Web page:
Give a Dog a Bone
So, you’ve decided to get your pet’s teeth cleaned (and rotten ones removed) and give him/her a brand new healthy mouth. How do you maintain your pet’s dental health so you don’t need to go through the whole process again? The secret to clean healthy teeth in our pets is actually very simple: RAW MEATY BONES.
It’s no big secret really, just natural healthy food which our pets have eaten throughout evolution. We as humans haven’t domesticated them and made them evolve to eat commercial dog mush nearly long enough to change this process yet! Cats and dogs that regularly eat raw meaty bones (this is the best food we can feed them) are not only healthier animals, but they rarely have rotten teeth at any age.
As veterinarians, we can pick them every time. When a pet has great teeth we ask
“He obviously gets plenty of bones?”
and the answer is invariably
Conversely when we see a patient with very smelly breath and rotting teeth we ask “He doesn’t get much in the way of raw bones does he?” and the answer is invariably “No”.
Cats are particularly difficult to get onto bones if they aren’t started from a very early age, so we recommend them from 6 weeks of age. Dogs just about always love bones and will guard them jealously as they know what’s good for them. Occasionally however some individuals may have a problem with bones – constipation, vomiting, and the very remote possibility of getting one stuck. If bones are cooked, these problems have a higher chance of occurring. We often advise clients, “Yes there is only a very remote chance of getting a serious problem, but the chance of getting a serious problem from infected rotten teeth is a thousand times more. Let alone the poor dog or cat having to live with infected gums, and that smelly breath!” So for our dogs and cats, the positives by far out weigh the negatives.
But what do you do if for one reason or another, you can’t or decide not to use raw bones? Well there are many less effective but still worthwhile alternatives. Number one is Hills’s T/D or “teeth diet”. Despite not being much of a believer in commercial diets, Hill’s is one of the better ones and their T/D is probably the most effective teeth cleaning food next to bones. The dry kibble doesn’t break up until it has sunk to the gum, hence removing the plaque. This diet is especially good for cats. We highly recommend it for any older patients having had their teeth cleaned under general anaesthesia so as to minimise the chance of needing to do it again, if you still decide against the right raw bones.
Then there’s products such as denta bones, raw hide chewies, greenies and the like. All these can help, but these products are commercially lucrative for the companies that make them but not nearly as healthy or as effective as our favourite, you guessed it… RAW. MEATY. BONES.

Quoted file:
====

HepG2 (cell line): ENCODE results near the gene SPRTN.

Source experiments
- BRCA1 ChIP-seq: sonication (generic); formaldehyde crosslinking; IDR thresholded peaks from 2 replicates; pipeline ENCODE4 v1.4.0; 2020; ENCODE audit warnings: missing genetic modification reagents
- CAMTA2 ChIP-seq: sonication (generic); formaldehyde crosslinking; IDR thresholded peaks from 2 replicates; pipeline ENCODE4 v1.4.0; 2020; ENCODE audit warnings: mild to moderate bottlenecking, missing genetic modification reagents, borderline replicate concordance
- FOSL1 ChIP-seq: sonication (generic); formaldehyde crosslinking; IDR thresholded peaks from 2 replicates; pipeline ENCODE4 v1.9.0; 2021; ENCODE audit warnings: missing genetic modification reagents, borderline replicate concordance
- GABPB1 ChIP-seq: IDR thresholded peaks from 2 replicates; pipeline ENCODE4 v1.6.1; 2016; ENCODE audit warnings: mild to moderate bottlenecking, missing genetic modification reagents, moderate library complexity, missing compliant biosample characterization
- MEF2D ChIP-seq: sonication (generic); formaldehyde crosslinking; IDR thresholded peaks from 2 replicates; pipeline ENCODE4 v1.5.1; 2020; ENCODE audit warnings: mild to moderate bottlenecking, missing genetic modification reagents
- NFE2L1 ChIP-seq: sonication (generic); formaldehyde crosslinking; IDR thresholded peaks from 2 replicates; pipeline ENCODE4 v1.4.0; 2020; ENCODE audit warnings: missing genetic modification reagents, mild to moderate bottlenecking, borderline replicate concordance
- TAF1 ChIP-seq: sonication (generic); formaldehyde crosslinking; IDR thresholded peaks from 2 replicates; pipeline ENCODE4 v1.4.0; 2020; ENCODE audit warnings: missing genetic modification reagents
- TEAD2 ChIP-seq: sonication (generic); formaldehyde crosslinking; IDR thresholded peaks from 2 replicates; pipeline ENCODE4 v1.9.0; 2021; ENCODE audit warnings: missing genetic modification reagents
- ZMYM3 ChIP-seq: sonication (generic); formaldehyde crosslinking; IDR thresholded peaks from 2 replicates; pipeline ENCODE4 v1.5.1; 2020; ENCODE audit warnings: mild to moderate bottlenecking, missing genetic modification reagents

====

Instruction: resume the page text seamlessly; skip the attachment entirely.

So which bones should you be feeding your dogs?
The following are the bones that best clean the teeth and are least likely to cause any problems:
- Lamb ribs (never feed a single rib, always 3-4 or more whole ribs)*
- Pork ribs (again never one or 2. 3-4 minimum)*
- Lamb neck (portions divided according to size of dog)
- Kangaroo tail portions (our favourite)
*A single rib may be swallowed whole, especially by over exuberant puppies. if this happens you may need to have it surgically removed purely from a physical concern. When you have 3-4 minimum they just eat them calmly.
We often hear some clients say:
“I fed bones but they gave him problems, so I stopped“. We would ask: “Which bones? Have you tried 2 or 3 of the above types of bones specifically? They usually don’t cause problems and also don’t get buried. So until you’ve tried 2-3 of the right raw bones, you still have some options to avoid costly products that often don’t work and costly repeat dental work every few years“.
So which bones for cats?
- Chicken necks or you can also try wings
What if you have a few dogs that get aggressive with bones, so you can’t feed them?
This is simple: Every morning one dog has his bone outside for 15-30 minutes while the other remains inside. Then the next day….swap! Whatever they have not eaten after 15-30 minutes, throw out. Problem solved. Two healthy dogs for life not needing dental products or costly repeat dental work every 2-3 years.
Can a bone get stuck or cause a problem?
The simple answer is “Yes”, but the likelihood of the right raw bones causing a significant problem is extremely small, but the risk of very poor health and repeat anaesthetic’s in the second half of life are significantly higher. In fact, we are yet to see a dog be in serious trouble from the correct raw bones given 2-3 times weekly, but every vet clinic sees hundreds of dogs every year have poor health from rotten teeth or needing repeat costly dental work every 2-3 years. Hence we ask: “Which risk would you prefer to take?”
So as the old saying goes, give a dog (and a cat!) a bone!